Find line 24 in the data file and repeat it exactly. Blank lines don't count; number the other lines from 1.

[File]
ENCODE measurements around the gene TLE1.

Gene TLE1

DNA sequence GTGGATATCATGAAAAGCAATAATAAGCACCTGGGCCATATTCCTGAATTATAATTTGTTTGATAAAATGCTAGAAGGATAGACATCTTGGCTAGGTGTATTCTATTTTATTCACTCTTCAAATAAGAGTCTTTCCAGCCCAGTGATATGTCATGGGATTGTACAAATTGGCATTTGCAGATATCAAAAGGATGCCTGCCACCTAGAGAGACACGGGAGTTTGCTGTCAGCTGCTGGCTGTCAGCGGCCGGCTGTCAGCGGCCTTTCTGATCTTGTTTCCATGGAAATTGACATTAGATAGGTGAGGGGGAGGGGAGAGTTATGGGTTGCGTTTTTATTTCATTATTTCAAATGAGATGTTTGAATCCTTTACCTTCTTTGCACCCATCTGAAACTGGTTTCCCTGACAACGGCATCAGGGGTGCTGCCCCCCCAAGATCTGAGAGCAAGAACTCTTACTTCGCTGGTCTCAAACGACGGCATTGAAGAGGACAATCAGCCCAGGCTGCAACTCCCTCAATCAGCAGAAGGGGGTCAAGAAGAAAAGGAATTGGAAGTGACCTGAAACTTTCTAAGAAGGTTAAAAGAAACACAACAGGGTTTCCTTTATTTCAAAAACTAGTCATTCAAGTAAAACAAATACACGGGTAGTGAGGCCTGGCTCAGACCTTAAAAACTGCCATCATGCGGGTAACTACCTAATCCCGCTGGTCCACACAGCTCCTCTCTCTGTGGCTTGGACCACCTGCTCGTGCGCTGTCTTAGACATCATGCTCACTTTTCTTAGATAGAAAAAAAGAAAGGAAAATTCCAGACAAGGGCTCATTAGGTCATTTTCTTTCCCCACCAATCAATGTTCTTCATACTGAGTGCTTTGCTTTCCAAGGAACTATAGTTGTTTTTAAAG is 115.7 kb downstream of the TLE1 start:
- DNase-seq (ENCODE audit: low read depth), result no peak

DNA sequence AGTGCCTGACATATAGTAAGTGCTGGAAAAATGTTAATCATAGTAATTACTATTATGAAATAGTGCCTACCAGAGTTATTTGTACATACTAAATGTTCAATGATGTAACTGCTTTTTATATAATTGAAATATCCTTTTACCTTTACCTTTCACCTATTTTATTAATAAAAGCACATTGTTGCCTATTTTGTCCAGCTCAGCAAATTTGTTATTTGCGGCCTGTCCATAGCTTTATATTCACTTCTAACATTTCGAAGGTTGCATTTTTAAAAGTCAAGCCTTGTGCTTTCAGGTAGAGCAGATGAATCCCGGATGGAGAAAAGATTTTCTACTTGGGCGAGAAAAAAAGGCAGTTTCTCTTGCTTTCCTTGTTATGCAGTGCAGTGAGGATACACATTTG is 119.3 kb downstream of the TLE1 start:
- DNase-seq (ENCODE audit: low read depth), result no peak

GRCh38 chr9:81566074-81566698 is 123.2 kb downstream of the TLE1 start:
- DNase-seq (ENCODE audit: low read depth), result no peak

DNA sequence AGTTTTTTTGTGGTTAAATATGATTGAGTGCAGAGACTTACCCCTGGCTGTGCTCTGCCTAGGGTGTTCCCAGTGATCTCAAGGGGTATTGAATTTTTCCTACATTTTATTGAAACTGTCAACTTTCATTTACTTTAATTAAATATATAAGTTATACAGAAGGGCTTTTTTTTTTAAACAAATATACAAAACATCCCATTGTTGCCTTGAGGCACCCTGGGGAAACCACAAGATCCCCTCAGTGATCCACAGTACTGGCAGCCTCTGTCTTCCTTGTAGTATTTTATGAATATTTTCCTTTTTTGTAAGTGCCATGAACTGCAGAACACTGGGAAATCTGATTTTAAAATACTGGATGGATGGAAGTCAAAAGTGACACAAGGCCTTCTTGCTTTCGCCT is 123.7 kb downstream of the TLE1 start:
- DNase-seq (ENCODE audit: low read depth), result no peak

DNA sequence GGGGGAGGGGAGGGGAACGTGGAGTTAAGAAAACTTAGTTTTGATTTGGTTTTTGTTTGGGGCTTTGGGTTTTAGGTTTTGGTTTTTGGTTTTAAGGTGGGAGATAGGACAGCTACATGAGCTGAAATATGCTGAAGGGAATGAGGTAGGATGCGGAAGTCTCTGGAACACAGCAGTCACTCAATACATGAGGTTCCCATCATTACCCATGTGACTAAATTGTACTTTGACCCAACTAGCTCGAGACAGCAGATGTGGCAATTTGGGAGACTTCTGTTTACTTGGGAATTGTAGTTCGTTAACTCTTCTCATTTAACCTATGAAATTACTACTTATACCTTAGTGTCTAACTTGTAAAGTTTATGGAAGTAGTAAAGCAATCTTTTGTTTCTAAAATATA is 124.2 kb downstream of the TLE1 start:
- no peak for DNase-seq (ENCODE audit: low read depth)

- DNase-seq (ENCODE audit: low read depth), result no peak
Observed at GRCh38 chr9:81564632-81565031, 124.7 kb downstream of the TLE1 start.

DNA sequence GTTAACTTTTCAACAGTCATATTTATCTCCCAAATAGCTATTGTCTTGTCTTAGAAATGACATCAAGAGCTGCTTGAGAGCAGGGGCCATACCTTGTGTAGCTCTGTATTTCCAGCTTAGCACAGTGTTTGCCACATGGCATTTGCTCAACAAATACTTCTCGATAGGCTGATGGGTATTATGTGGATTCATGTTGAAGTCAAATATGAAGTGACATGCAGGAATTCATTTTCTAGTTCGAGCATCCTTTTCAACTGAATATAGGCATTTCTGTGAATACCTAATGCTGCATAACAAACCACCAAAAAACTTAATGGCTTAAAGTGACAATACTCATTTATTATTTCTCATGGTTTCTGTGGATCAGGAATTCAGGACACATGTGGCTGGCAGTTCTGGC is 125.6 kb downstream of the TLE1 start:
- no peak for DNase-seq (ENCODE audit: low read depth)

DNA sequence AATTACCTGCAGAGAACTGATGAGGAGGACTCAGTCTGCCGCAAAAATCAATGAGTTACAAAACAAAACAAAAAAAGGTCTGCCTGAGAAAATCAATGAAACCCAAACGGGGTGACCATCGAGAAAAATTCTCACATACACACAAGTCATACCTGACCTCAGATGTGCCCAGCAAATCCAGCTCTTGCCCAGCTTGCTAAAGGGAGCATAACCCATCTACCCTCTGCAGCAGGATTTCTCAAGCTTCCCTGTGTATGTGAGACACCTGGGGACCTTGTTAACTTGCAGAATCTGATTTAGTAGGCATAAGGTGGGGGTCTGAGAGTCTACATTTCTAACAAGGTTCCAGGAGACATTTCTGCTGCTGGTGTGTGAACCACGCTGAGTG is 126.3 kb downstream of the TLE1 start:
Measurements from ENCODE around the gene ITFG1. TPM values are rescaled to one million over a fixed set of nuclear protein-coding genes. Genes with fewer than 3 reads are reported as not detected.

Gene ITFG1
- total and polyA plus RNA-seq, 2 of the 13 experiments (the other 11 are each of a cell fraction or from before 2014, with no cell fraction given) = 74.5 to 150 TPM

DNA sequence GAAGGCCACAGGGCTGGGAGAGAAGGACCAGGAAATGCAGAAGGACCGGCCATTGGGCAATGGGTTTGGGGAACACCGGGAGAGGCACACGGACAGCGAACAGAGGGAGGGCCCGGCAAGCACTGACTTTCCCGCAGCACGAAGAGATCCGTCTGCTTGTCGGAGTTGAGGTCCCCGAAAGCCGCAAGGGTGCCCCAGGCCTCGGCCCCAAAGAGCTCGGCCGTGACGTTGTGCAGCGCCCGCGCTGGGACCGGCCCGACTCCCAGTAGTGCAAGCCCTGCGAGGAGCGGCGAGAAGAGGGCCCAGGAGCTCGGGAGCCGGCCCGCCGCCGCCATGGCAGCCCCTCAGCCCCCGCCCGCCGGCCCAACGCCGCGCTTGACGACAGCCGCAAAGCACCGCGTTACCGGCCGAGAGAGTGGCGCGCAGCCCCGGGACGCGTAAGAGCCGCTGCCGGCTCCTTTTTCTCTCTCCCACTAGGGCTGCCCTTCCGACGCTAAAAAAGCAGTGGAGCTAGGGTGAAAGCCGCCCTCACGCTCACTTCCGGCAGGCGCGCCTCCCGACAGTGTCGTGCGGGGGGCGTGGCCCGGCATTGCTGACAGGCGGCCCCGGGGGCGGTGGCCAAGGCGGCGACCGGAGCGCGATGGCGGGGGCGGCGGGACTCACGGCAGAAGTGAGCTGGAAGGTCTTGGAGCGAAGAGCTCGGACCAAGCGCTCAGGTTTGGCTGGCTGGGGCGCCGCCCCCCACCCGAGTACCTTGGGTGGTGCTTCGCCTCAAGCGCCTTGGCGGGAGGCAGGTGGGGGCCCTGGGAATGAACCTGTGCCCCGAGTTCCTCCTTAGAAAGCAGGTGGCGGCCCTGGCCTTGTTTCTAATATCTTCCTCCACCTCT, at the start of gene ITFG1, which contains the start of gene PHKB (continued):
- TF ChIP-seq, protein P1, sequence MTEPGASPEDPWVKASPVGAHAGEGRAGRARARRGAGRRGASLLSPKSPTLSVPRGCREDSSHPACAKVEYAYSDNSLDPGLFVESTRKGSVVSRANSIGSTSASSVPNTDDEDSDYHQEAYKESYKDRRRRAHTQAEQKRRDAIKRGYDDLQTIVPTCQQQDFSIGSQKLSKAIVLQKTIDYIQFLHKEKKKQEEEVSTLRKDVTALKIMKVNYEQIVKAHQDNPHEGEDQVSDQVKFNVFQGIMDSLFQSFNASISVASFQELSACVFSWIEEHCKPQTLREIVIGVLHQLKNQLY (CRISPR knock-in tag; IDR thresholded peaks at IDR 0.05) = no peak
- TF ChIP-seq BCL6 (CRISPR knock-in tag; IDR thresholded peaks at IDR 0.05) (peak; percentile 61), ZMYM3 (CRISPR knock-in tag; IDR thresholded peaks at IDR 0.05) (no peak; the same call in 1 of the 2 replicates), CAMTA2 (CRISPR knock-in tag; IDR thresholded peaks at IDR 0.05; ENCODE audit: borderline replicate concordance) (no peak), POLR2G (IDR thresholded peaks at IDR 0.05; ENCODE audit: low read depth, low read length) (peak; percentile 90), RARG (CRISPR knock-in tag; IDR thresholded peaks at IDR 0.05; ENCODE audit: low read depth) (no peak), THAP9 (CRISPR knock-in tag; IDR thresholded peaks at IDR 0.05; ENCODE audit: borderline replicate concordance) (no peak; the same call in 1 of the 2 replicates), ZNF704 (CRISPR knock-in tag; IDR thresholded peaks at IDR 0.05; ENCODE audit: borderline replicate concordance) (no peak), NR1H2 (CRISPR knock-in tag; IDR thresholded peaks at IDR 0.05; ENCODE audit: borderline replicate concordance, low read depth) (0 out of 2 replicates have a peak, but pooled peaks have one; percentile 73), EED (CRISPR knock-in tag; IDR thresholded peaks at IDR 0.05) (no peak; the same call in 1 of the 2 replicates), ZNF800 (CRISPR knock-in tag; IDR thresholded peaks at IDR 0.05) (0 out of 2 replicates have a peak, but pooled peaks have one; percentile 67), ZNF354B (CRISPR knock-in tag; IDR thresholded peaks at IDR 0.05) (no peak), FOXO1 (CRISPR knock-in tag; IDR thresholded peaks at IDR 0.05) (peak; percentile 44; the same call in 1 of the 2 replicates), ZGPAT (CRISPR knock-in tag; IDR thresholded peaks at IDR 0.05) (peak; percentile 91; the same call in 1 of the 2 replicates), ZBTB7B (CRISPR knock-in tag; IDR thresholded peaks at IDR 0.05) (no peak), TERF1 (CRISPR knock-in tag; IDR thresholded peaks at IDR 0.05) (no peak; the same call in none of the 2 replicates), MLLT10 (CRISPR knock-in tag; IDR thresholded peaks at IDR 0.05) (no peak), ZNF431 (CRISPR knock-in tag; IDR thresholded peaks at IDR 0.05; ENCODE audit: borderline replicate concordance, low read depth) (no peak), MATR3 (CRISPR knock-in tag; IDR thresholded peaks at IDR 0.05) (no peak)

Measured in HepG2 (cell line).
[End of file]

Measured in HepG2 (cell line).